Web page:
Three Letters Re: Question on Burying a CONEX

Three Letters Re: Question on Burying a CONEX

I have buried a CONEX for cold storage.  I put a 6″ thick reinforced concrete slab on the top to ensure the 3-4′ of dirt on top would be supported. Also the shelving inside has a support post every 4′ on both sides of the CONEX and this helps support the roof.   It takes a lot of waterproofing to ensure the metal sides and bottom won’t rust out.  The only advantage of the CONEX is the excellent doors and locks.  After finishing the project I would agree with you on simply building the room with poured reinforced concrete walls.  I would do this using insulated concrete forms (ICFs).  Using ICFs will allow anyone to be able to build an insulated storage room themselves [without having to hire a crane.] – Gary

Regarding the recent post on burying a container to moderate the temperature.

I have extensive personal experience with using shipping containers for long term storage in adverse environments. I’ve run year long tests on containers with hourly data logging, so these comments are actual results, not speculation or parroting something I’ve read. Note that containers tend to amplify external temperature excursions. On a hot sunny day, inside temperatures can reach 150 degrees F and on cloudless nights, the interior temperature can actually drop below outside air temperature due to thermal radiation. Basically, the worst of both worlds.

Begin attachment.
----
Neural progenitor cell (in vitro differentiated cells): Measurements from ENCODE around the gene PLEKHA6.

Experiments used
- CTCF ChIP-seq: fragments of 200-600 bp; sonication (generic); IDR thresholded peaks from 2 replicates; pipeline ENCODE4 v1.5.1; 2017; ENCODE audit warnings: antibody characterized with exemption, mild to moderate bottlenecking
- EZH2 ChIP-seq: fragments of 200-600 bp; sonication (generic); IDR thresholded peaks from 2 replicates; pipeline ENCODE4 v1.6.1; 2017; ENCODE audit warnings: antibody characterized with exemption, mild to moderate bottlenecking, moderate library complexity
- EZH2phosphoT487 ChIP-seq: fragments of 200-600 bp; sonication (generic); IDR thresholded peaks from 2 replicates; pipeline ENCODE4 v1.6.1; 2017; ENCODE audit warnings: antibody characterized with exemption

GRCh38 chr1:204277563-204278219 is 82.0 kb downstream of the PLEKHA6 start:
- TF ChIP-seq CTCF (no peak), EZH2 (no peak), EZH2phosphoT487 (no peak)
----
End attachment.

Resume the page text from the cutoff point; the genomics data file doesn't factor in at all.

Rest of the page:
The roof can support a layer of wet hay bales or 3-4 feet of snow, but that’s getting close to the limit. The roof and walls are not designed to handle large forces that push towards the inside of the container. However, the walls do give significant torsional and vertical strength to the container. If you cut openings in the walls exceeding 12″ or so, do not stack containers on top of each other or attempt to move the container when it’s loaded.

The internal temperature can be kept under control in the following ways, ordered by effectiveness;